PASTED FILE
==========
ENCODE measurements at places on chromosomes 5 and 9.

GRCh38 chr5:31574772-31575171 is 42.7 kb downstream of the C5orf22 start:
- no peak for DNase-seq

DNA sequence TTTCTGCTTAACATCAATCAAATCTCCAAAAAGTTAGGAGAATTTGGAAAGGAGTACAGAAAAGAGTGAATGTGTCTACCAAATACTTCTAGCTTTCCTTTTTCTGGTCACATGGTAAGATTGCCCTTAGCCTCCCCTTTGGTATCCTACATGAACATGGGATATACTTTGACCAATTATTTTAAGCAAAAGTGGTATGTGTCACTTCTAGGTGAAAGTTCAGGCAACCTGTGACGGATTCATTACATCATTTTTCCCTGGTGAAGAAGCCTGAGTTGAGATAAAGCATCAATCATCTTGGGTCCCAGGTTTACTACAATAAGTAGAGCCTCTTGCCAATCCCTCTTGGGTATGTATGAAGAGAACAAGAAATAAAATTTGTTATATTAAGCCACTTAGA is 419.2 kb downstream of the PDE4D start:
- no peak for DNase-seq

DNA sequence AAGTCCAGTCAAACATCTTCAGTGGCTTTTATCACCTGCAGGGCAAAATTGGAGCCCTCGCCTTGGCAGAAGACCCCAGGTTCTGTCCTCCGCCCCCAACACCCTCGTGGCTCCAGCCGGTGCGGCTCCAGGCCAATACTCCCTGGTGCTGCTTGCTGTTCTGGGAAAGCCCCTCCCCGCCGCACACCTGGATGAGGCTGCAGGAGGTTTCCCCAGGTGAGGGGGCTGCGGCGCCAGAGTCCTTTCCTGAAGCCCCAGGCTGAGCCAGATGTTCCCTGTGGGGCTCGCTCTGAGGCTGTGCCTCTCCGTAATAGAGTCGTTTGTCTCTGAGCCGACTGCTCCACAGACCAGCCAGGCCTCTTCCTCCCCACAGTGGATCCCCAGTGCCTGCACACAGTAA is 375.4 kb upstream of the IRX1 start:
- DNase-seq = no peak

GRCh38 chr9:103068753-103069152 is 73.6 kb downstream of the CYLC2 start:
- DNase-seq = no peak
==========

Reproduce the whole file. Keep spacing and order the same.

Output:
ENCODE measurements at places on chromosomes 5 and 9.

GRCh38 chr5:31574772-31575171 is 42.7 kb downstream of the C5orf22 start:
- no peak for DNase-seq

DNA sequence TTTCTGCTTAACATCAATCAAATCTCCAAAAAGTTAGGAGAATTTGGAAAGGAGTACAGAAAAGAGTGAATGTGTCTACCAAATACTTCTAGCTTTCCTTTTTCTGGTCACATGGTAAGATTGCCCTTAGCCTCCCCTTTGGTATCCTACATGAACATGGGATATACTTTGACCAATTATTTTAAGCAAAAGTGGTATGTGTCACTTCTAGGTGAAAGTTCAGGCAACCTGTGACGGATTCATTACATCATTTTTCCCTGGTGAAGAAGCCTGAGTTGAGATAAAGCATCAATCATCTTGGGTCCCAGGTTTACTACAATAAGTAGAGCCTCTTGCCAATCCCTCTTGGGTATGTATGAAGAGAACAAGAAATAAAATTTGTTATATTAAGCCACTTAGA is 419.2 kb downstream of the PDE4D start:
- no peak for DNase-seq

DNA sequence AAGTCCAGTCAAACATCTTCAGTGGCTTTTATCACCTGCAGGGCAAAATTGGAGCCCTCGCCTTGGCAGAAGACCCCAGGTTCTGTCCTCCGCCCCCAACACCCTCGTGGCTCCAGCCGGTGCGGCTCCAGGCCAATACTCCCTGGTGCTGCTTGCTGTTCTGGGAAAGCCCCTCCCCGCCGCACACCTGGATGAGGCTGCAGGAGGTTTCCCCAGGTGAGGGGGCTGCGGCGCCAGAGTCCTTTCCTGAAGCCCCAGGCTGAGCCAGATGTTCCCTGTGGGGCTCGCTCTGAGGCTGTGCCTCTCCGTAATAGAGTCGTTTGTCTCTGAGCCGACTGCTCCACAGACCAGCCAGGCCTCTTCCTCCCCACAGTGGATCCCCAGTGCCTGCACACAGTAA is 375.4 kb upstream of the IRX1 start:
- DNase-seq = no peak

GRCh38 chr9:103068753-103069152 is 73.6 kb downstream of the CYLC2 start:
- DNase-seq = no peak